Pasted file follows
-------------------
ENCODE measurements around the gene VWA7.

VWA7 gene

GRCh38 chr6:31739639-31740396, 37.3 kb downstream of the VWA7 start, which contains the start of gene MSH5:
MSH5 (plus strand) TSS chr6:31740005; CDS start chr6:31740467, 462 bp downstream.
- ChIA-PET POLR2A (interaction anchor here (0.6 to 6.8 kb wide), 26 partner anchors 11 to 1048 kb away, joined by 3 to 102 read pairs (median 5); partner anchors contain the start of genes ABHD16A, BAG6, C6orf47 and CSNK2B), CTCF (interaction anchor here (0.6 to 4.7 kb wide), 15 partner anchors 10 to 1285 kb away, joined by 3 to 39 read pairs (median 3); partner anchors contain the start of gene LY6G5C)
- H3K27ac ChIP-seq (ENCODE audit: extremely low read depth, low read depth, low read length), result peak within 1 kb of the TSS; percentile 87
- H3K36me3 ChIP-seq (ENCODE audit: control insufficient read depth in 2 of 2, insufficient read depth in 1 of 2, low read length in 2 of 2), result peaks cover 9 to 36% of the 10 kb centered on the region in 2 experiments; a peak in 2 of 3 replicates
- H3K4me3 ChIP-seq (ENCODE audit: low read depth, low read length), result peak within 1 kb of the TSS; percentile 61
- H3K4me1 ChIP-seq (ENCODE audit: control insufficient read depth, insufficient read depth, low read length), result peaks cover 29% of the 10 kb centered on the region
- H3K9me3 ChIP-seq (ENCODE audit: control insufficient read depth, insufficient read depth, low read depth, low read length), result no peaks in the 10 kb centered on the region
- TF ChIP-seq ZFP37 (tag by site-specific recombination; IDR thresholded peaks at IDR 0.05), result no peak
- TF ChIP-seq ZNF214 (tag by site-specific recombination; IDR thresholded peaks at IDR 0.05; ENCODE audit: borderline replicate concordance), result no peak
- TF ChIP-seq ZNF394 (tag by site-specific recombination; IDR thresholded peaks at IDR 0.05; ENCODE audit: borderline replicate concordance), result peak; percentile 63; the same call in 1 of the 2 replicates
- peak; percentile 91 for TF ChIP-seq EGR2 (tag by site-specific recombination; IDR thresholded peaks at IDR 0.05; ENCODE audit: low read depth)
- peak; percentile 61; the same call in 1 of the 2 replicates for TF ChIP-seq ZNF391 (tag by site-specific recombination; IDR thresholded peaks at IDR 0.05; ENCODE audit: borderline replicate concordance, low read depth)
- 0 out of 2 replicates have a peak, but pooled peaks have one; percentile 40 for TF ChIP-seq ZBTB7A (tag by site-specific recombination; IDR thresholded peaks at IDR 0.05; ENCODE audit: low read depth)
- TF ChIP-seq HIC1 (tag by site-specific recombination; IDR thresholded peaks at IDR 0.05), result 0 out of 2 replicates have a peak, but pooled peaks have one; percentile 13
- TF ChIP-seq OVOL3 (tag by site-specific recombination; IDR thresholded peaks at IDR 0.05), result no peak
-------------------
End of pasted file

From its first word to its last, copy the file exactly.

ENCODE measurements around the gene VWA7.

VWA7 gene

GRCh38 chr6:31739639-31740396, 37.3 kb downstream of the VWA7 start, which contains the start of gene MSH5:
MSH5 (plus strand) TSS chr6:31740005; CDS start chr6:31740467, 462 bp downstream.
- ChIA-PET POLR2A (interaction anchor here (0.6 to 6.8 kb wide), 26 partner anchors 11 to 1048 kb away, joined by 3 to 102 read pairs (median 5); partner anchors contain the start of genes ABHD16A, BAG6, C6orf47 and CSNK2B), CTCF (interaction anchor here (0.6 to 4.7 kb wide), 15 partner anchors 10 to 1285 kb away, joined by 3 to 39 read pairs (median 3); partner anchors contain the start of gene LY6G5C)
- H3K27ac ChIP-seq (ENCODE audit: extremely low read depth, low read depth, low read length), result peak within 1 kb of the TSS; percentile 87
- H3K36me3 ChIP-seq (ENCODE audit: control insufficient read depth in 2 of 2, insufficient read depth in 1 of 2, low read length in 2 of 2), result peaks cover 9 to 36% of the 10 kb centered on the region in 2 experiments; a peak in 2 of 3 replicates
- H3K4me3 ChIP-seq (ENCODE audit: low read depth, low read length), result peak within 1 kb of the TSS; percentile 61
- H3K4me1 ChIP-seq (ENCODE audit: control insufficient read depth, insufficient read depth, low read length), result peaks cover 29% of the 10 kb centered on the region
- H3K9me3 ChIP-seq (ENCODE audit: control insufficient read depth, insufficient read depth, low read depth, low read length), result no peaks in the 10 kb centered on the region
- TF ChIP-seq ZFP37 (tag by site-specific recombination; IDR thresholded peaks at IDR 0.05), result no peak
- TF ChIP-seq ZNF214 (tag by site-specific recombination; IDR thresholded peaks at IDR 0.05; ENCODE audit: borderline replicate concordance), result no peak
- TF ChIP-seq ZNF394 (tag by site-specific recombination; IDR thresholded peaks at IDR 0.05; ENCODE audit: borderline replicate concordance), result peak; percentile 63; the same call in 1 of the 2 replicates
- peak; percentile 91 for TF ChIP-seq EGR2 (tag by site-specific recombination; IDR thresholded peaks at IDR 0.05; ENCODE audit: low read depth)
- peak; percentile 61; the same call in 1 of the 2 replicates for TF ChIP-seq ZNF391 (tag by site-specific recombination; IDR thresholded peaks at IDR 0.05; ENCODE audit: borderline replicate concordance, low read depth)
- 0 out of 2 replicates have a peak, but pooled peaks have one; percentile 40 for TF ChIP-seq ZBTB7A (tag by site-specific recombination; IDR thresholded peaks at IDR 0.05; ENCODE audit: low read depth)
- TF ChIP-seq HIC1 (tag by site-specific recombination; IDR thresholded peaks at IDR 0.05), result 0 out of 2 replicates have a peak, but pooled peaks have one; percentile 13
- TF ChIP-seq OVOL3 (tag by site-specific recombination; IDR thresholded peaks at IDR 0.05), result no peak